Submitted by U.S. Rep. Dr. Raul Ruiz.

RIVERSIDE – Yxstian Gutierrez, supervisor for Riverside County’s 5th District, announced the Homeless to Work Program, which will provide employment opportunities, career guidance and housing resources for homeless individuals.

The Homeless to Work Program will be administered by the county’s Department of Housing and Workforce Solutions in partnership with the Salvation Army. As the service provider, the Salvation Army will ensure that individuals are eligible to participate in the Homeless to Work Program, supervise participants, guide them towards wraparound services and provide transportation to and from worksites.

“Homelessness is a crisis that we cannot ignore,” Gutierrez said. “We need to tackle this issue with a holistic approach. By providing assistance ranging from housing to employment, we are helping them become selfsufficient, secure a stable income and obtain permanent housing all while providing them dignity.”

Participants will work a minimum of 20 hours per week for 90 days. They will work on beautification projects in the service area and receive career training, case management and housing services. The county’s HWS department will secure temporary and permanent housing for participants. The Salvation Army will work with partnered agencies to identify and recruit unemployed individuals

experiencing homelessness and provide them with career development assistance.

As a result of this program, local businesses will have greater opportunities to address their labor shortages. In addition, individuals experiencing homelessness will have opportunities to integrate themselves into the workforce. Homeless individuals that “graduate” from the program after 90 days will also be eligible for more long term employment support, such as Gutierrez’s Employer Connect program or permanent job placement. Residents in the service area will also benefit, as their neighborhoods may undergo beautification.

“The homeless-to-work program offers the opportunity to learn life skills classes and job skills on a real job experience,” Maj. Premek Kramerius of the Salvation Army said. “It has been a very successful program in some communities in Riverside County, offering the opportunity to break the cycle of homelessness in many lives.”

For more information about the Homeless to Work Program, contact the Office of County Supervisor Gutierrez.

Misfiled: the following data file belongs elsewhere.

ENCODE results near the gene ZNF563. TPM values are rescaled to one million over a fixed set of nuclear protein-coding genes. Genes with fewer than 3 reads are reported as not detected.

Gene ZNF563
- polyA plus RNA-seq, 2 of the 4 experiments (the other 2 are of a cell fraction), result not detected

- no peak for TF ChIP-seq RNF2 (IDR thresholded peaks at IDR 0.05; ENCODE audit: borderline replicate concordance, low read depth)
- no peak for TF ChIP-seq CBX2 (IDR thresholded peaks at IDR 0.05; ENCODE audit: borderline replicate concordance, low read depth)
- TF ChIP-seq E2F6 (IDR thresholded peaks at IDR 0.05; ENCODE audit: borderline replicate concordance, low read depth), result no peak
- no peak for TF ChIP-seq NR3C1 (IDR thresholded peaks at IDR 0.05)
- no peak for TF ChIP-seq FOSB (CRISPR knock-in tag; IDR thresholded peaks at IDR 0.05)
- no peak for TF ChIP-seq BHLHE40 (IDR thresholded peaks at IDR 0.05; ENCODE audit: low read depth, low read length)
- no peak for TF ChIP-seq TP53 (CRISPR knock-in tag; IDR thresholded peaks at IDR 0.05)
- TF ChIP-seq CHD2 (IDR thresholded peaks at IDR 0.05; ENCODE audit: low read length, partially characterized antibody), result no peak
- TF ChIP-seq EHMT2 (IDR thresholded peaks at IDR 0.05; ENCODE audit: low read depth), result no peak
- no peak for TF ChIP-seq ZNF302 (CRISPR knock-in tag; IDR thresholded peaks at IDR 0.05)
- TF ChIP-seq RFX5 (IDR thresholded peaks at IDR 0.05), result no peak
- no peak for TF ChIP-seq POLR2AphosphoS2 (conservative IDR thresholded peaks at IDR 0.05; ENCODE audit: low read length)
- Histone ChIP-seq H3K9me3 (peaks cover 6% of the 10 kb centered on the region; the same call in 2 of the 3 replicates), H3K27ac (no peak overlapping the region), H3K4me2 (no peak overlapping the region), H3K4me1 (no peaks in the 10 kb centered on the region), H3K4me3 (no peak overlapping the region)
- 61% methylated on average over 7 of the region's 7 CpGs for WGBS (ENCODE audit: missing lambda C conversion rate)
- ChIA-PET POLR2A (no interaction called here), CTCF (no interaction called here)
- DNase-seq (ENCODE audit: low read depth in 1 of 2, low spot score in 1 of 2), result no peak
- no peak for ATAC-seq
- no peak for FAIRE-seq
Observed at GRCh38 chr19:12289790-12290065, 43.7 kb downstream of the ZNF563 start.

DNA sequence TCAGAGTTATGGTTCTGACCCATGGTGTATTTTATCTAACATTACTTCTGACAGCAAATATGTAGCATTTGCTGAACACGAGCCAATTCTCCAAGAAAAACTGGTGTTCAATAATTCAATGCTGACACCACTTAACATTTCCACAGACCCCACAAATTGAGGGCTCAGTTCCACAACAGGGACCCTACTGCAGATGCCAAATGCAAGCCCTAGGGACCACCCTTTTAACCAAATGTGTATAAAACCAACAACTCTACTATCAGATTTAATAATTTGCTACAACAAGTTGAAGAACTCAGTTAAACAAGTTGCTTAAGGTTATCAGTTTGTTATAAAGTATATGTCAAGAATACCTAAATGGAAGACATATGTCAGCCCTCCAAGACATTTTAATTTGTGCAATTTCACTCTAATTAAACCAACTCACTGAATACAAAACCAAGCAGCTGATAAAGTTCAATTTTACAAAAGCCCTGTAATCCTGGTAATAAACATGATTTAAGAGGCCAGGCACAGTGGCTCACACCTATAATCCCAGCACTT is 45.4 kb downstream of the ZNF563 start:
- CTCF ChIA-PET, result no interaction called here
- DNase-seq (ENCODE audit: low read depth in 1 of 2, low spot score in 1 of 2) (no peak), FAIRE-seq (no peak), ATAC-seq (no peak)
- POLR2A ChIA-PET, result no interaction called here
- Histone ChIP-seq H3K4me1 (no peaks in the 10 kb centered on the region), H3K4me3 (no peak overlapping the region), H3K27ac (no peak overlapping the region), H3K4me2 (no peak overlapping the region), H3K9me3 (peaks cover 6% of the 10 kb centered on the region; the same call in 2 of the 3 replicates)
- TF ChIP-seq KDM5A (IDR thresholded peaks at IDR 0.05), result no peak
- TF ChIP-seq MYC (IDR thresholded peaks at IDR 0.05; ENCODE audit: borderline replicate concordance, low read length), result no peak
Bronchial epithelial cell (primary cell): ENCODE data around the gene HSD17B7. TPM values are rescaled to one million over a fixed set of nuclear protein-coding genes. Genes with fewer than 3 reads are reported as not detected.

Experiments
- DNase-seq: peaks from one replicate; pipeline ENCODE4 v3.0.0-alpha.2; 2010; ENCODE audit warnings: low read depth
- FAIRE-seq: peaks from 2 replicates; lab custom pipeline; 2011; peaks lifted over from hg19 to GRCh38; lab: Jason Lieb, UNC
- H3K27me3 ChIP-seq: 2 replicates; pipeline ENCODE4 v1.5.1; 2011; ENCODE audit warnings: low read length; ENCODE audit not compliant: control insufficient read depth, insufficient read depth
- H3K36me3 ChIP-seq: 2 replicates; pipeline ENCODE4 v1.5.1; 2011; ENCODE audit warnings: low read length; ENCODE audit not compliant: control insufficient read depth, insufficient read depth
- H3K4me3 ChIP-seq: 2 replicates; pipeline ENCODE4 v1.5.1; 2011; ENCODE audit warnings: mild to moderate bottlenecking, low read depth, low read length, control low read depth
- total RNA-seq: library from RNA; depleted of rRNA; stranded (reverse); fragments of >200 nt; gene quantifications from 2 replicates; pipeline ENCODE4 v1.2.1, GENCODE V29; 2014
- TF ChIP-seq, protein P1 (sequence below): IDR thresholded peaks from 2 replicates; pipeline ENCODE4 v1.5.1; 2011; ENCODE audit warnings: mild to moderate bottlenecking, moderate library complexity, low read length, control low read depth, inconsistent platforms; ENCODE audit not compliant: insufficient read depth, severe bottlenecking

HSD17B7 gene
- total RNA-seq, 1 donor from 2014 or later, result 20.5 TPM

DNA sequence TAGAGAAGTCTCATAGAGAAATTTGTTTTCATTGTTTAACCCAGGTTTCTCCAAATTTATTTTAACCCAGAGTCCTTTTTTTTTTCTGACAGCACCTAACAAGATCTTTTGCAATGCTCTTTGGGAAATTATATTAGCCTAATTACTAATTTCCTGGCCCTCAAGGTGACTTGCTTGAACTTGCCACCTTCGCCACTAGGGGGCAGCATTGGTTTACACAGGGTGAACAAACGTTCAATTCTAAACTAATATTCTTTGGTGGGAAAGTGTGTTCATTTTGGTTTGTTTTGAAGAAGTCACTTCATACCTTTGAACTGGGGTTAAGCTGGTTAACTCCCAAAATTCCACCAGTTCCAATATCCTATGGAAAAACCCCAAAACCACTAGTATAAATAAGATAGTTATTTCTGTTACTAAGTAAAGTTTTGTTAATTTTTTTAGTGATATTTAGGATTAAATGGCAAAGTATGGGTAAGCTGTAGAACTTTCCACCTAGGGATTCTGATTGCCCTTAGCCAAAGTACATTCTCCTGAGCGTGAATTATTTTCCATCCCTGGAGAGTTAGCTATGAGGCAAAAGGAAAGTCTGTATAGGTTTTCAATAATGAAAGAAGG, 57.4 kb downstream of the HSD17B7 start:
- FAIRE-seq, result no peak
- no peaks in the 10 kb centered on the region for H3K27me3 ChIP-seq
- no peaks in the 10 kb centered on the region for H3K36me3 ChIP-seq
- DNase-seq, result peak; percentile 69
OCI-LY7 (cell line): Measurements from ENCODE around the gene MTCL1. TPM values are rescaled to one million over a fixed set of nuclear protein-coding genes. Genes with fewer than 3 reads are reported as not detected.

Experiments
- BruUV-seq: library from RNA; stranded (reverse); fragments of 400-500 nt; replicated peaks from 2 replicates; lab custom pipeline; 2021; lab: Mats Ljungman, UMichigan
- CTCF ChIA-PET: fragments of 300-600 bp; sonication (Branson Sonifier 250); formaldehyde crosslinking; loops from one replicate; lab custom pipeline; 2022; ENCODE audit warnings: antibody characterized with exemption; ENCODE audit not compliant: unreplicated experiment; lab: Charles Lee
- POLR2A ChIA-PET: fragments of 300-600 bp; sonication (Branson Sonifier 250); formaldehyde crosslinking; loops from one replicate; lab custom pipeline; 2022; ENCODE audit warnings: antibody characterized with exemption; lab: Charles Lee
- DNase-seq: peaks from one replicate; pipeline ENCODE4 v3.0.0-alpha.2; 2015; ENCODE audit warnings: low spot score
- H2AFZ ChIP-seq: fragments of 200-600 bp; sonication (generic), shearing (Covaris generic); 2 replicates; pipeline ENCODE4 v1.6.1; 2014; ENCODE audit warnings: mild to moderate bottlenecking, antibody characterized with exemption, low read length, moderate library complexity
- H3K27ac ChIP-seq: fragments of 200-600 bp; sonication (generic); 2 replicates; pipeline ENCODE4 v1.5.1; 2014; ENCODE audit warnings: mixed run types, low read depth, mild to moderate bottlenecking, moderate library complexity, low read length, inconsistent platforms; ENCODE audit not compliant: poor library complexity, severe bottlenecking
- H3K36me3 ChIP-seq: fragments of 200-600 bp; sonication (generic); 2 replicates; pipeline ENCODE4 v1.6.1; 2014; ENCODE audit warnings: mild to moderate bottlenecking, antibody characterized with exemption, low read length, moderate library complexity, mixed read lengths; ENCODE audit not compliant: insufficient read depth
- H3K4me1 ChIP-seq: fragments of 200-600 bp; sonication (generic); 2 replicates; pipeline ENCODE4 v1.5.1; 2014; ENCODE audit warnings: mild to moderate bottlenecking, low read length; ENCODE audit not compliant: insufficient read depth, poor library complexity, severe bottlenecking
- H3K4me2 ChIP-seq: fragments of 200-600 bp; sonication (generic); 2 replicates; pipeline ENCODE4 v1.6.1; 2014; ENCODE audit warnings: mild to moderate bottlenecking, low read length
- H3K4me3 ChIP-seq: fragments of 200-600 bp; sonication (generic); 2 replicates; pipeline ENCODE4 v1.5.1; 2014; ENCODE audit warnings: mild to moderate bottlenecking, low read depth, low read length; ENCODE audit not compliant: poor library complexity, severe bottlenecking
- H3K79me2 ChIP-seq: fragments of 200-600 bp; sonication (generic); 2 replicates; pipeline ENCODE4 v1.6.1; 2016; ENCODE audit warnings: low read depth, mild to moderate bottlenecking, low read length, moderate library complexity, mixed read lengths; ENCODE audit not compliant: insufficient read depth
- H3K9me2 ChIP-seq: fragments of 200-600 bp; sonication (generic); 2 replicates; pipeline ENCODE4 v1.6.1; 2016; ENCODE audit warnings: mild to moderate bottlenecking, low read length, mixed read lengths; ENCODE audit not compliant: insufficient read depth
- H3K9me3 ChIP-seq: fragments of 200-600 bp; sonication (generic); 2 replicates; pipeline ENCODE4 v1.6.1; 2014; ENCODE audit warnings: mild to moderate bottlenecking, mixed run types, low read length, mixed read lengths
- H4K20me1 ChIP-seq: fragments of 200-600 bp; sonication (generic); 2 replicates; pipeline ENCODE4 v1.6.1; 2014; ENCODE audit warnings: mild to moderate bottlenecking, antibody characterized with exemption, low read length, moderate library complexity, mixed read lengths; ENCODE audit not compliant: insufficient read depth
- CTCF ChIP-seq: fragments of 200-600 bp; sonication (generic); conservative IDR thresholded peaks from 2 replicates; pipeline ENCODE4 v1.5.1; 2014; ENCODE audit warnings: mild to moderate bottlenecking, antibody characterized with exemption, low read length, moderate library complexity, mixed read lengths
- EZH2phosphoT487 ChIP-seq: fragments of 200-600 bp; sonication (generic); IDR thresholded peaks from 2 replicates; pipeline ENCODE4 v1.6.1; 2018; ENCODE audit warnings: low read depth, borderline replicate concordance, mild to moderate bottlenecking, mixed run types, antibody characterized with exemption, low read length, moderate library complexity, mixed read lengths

Riverside County’s 5th District includes the cities of Banning, Beaumont, Calimesa, Hemet, Moreno Valley and San Jacinto and the unincorporated communities of Cabazon, Cherry Valley, Lakeview, Nuevo, Reche Canyon, San Timoteo Canyon, as well as parts of Valle Vista and Whitewater.

Apply to be a Forest Resilience Fellow at the San Bernardino National Forest


– The San Bernardino National Forest is recruiting three fellows to serve for almost a year enhancing wildfire resilience and community engagement at its Supervisor’s Office in San Bernardino. The forest will serve as a host site for the 2024-2025 Climate Action Corps Fellowship Program led by California Volunteers, Office of the Governor and implemented by Bay Area Community Resources. The forest may recruit up to three Forest Resilience Fellows for this program. Fellows will collaborate with

staff to assess current forest resiliency efforts, raise awareness and identify areas for enhancement. The work would also include: applying applicable principles to facilitate geospatial model design and analysis procedures related to natural resources and relevant socio-economic data and products; promoting social, environmental and economical sustainable recreation that supports wildfire resiliency with park sign installation; setting out trail counters and track program see FOREST, page D-7

D-6 Anza Valley Outlook • • May 24, 2024 REGIONAL NEWS

Cyberattacks: EPA Urges water utilities to take immediate action to protect water supply

The alert states that many water providers have failed to take basic steps to protect their systems from hackers

Jana J. Pruet

The Epoch Times

The Environmental Protection Agency (EPA) warned on Monday that cyberattacks against water utilities in the United States are becoming increasingly frequent and severe. The agency issued an enforcement alert, urging water systems to take immediate action to protect the nation’s drinking water.

The EPA said approximately 70% of utilities inspected by federal officials since September 2023 had violated standards meant to avert intrusions. Officials urged all water systems—no matter how small—to improve measures to protect against hackers. Smaller communities have been recently targeted by groups affiliated with Russia and Iran.

Some utilities have failed to take basic measures to protect their public water systems, according to the alert.

“For example, some water systems failed to change basic passwords, use single logins for all staff, or failed to curtail access by former employees,” the EPA said.